ARH Week 3 Notes
ARH Week 3 Notes ARH 252
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This 6 page Class Notes was uploaded by Caroline Crews on Monday February 8, 2016. The Class Notes belongs to ARH 252 at University of Alabama - Tuscaloosa taught by Anna Dietz in Winter 2016. Since its upload, it has received 19 views. For similar materials see Art History in Art at University of Alabama - Tuscaloosa.
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Date Created: 02/08/16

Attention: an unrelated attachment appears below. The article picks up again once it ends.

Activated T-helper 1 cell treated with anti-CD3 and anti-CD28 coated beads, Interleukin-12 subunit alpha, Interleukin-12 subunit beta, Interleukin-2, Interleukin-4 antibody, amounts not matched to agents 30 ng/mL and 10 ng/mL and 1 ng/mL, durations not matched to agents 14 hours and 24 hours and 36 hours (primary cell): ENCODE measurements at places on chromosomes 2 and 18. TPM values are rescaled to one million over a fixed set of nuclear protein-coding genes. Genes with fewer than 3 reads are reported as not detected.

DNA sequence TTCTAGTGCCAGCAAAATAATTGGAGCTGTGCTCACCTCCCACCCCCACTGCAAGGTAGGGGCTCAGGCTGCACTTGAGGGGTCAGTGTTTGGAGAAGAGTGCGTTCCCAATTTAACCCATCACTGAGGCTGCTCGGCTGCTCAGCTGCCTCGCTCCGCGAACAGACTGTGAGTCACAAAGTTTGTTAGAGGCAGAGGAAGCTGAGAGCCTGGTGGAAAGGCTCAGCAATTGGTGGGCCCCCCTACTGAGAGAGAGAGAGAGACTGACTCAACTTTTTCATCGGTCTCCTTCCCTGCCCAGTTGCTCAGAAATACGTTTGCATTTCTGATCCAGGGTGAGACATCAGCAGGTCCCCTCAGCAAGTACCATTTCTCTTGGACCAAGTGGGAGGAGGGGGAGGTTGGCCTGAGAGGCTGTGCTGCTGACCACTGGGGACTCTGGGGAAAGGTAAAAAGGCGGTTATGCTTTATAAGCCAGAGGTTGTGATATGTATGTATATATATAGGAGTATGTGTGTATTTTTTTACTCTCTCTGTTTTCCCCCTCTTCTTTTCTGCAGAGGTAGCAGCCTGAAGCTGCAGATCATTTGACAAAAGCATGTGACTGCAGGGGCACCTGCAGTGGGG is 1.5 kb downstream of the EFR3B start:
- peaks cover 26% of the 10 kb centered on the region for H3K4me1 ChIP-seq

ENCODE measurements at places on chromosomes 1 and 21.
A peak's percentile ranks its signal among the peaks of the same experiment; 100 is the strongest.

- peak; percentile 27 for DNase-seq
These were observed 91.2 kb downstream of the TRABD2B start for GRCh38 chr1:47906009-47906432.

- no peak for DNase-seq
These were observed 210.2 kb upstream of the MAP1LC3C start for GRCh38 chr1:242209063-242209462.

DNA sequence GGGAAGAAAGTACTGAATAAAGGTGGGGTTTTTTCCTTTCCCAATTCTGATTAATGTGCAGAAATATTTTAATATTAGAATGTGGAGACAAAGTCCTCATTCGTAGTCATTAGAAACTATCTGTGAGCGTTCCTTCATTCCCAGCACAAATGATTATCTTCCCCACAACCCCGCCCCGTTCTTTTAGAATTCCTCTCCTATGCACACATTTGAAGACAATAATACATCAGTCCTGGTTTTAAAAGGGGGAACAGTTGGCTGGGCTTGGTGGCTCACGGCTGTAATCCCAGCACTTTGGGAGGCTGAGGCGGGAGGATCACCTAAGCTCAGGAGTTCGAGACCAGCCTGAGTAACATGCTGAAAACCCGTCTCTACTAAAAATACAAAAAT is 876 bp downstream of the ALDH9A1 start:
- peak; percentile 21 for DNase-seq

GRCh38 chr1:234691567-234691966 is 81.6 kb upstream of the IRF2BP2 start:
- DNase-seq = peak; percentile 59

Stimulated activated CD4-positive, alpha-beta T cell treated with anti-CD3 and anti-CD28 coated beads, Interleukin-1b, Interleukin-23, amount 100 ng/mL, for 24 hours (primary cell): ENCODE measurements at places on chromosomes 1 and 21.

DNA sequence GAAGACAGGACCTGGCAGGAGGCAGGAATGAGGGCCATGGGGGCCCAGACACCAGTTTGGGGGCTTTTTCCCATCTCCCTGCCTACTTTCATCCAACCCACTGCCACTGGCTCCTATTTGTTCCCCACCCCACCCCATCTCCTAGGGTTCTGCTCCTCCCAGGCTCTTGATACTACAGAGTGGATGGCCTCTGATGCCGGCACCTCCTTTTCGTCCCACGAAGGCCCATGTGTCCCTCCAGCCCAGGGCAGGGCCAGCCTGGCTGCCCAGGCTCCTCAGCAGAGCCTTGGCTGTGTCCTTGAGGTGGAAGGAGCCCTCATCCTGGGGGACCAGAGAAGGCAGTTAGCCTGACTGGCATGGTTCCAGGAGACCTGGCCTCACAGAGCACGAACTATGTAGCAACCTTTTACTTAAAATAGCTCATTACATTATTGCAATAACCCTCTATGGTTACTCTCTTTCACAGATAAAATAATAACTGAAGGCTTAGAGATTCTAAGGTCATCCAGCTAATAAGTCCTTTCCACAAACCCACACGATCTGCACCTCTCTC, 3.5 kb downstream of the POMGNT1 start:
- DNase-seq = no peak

WEEK 3 NOTES Figure 2-5, Warka Vase Dedicated to Inanna Relief, carvings all the way around First narrative in sculpture, pictorial convention Divided into registers o Registers: horizontal bands that divide the story Read bottom to top Bottom layer o Plants and farming o Animals composite and profile view marching on common ground line Middle layer o Men represented in the nude in composite view marching on common ground line, carrying baskets (votive) offerings Top layer o Man giving offering either to priestess or Inanna herself o Common ground line, composite view Gives information about the religious practices of this time Figure 2-6 Range in height 1-2 ft. Mostly of men Not considered to be a priest, considered to be votive statues o Placed in temple to constantly pray to the gods Found remnants of goblets and breakers o Figures represent people giving libations as an offering to the gods Eyes are exaggerated o Meant to be eternally on duty to pray Representation of the fashion of the time o Men: Long skirt with fringe and belted at the waist Long hair o Women: Long dresses, one-shoulder exposing a breast Hair pulled back tightly Royal Cemetery at Ur, Sumerian burial c.a. 2600-2400 BCE Discovered by Leonard Woolley Not fortified They found: o Bones of deceased o Bones of sacrifices o Burial goods Sparked the theory that the upper class had big burial ceremonies Thought it was a burial ground for kings and queens Figure 2-1, 2-8, Standard of Ur Trapezoidal box Made of wood and inlaid with precious stones Tells a story in 2-D o Read left to right, bottom to top o Register, ground line Conceptual approach to representation Hierarchy of scale: the size scale relates to importance of the figure War-Side and Peace-Side o War side: Chariots in bottom Soldiers in costume marching Slaves and captives Learn about military practices o Peace side: Processional march to sit on furniture Sacrifice of animals Detail, bull harp o Very similar to object found by Woolley o Tells us that they had music at there ceremonies Figure 2-11, Cylinder Seal from Pu-abi’s tomb, c.a. 2600-2400 BCE Material: lapis Showed status o Could be worn Uses o Mark territory o Identify possessions Had hierarchy of scale Visual literacy Figure 2-12, Head of Akkadians ruler, c.a. 2250-2200 BCE Very static story Lots of patterning Damage was done to it after the fall of Akkadians Figure 2-13, Victory stele of Naran-Sin, c.a. 2254-2218 BCE Stele: stone slab that has been carved to celebrate something To celebrate divine king o Biggest figure o Wearing horned helmet, usually reserved for the representation for the god o Texts reference him as a god Composite view Register format was abandonment Babylon Figure 2-18, Stele with laws of Hammurabi, c.a. 1800 BCE Significant military leader Inlaid lower portion 3,500 lines of 300 laws Top details o With sun god o Hierarchy of scale Man is larger than the god o The god is handing Hammurabi tools so that he can better run the government Assyrian Figure 2-20a, reconstruction of Assyrian citadel Various courtyards to hold ceremonies in Ziggurat Surrounded by fortified wall Guarded by Lamassu (figure 2-20) o Monumental in scale o Medium: limestone Interiors of citadels were very lavish o Sculpted reliefs lined power part of the wall that were brightly painted o Was propaganda, to show the kings power o Figure 2-22 Scene of a well-known victory o Figure 2-23 Scene of a king hunting a lion Chapter 3: Egypt under the Pharaohs Ancient Egypt Annual floods Nile played huge part in shaping the culture Used hieroglyphics o Rosetta Stone Pre-dynastic o Was divided into Upper Egypt and Lower Egypt Think opposite because of River Figure 3-2, Palette of King Narmer, c.a. 3000-2920 BCE Unification of Upper and Lower Egypt This piece commemorates the unification It is a historical document, because it is labeled Provides a blueprint of the culture Figure 3-4 and 3-5, Imhotep, c.a. 2630-2611 BCE Stepped pyramids Imhotep was the first known architect o Designed an entire complex to preserve the body spiritually 20 feet tall These pyramids are aligned with the compass Chapel, storage, galleries, underground network of tunnel Fortified Figure 3-7 Pyramids of Giza, c.a. 2551-2471 BCE Old Kingdom o Started with 4 Dynasty 3 Pharaohs buried here Funerary complex, took 75 years to complete Khufu, Khafre, Menkaure o The 3 pharaohs who were being celebrated Serves the needs of the Ka Figure 3-8, Khufu’s Pyramid Very large o 175 feet in length Limestone Casing stones o Where the limestones were, now eroded Ashlar masonry Figure 3-9, Model of Giza Huge facilities Chapel on the east side, led to the valley temple o Sun rises on the east => closer to the god, Re Shape of the pyramids o Related to the burden stone o Pharaoh goes up after their death Figure 3-10, Great Sphinx, c.a. 2520-2494 BCE Erosion has been super bad Maybe a representation of Khafre o Body of lion, head of the man o Guardian figure 250 feet length, 65 feet in height Figure 3-11, Khafre sculpture, c.a. 2520-2494 BCE Enthroned Material: diorite o Imported, signaling the wealth of Pharaoh o Rigid stone, hard to carve Come from valley temple form the pyramid of Khafre Purpose: o Substitute place for Ka (spirit) if something happened to the body Sculpture in the round and a relief Strong, rigid permanent, idealized Not about his mortal life, it is about his godly presence Figure 3-12, Menkaure with one of his wives, from Giza, c.a. 2490-2472 BCE Found in valley temple connected to his pyramid Standing rigidly, no flexibility Is left as part of the stone The exact same style is still being used 2,000 years later Figure 3-14, 2450-2350 BCE, hippo hunt Relief that has been painted Hierarchy of scale o Ti is the biggest, rigid, static Composite view The stereotypical Egyptian figure that kept the same o Founded guidelines o Cannon of proportions Figure 3-19, Mortuary Temple of Hatshepsut, c.a. 1473-1458 BCE Female pharaoh o Very successful 20 year reign Temple set into cliffs Axial arrangement o Splits into 2 symmetrical halves Number of statues of her Would have been an oasis Figure 3-21, Statue of Hatshepsut Red granite 8 ½ feet in height there is no indignation that she is a female pharaoh in this statue o Presented the same way as a male o Idealized All of her images we destroyed by son’s order Figure 3-22 and 3-23, Mortuary temple of Rames II, c.a. 1290- 1224 BCE Iconic, huge Decorated o Reliefs, painted hieroglyphs Figure 3-24 Temple of Amen-Ra 18 Dynasty Took a very long time Guarded gates, restricted sections Figure 3-26, Model of Hypostyle Hall Lot of columns holding a roof In the Temple of Amen-Ra Post and lintel Columns in the center are larger o Raising the roof o Lets the light come in Column are decorated o Image, hieroglyphs o Communicated information Weight barring columns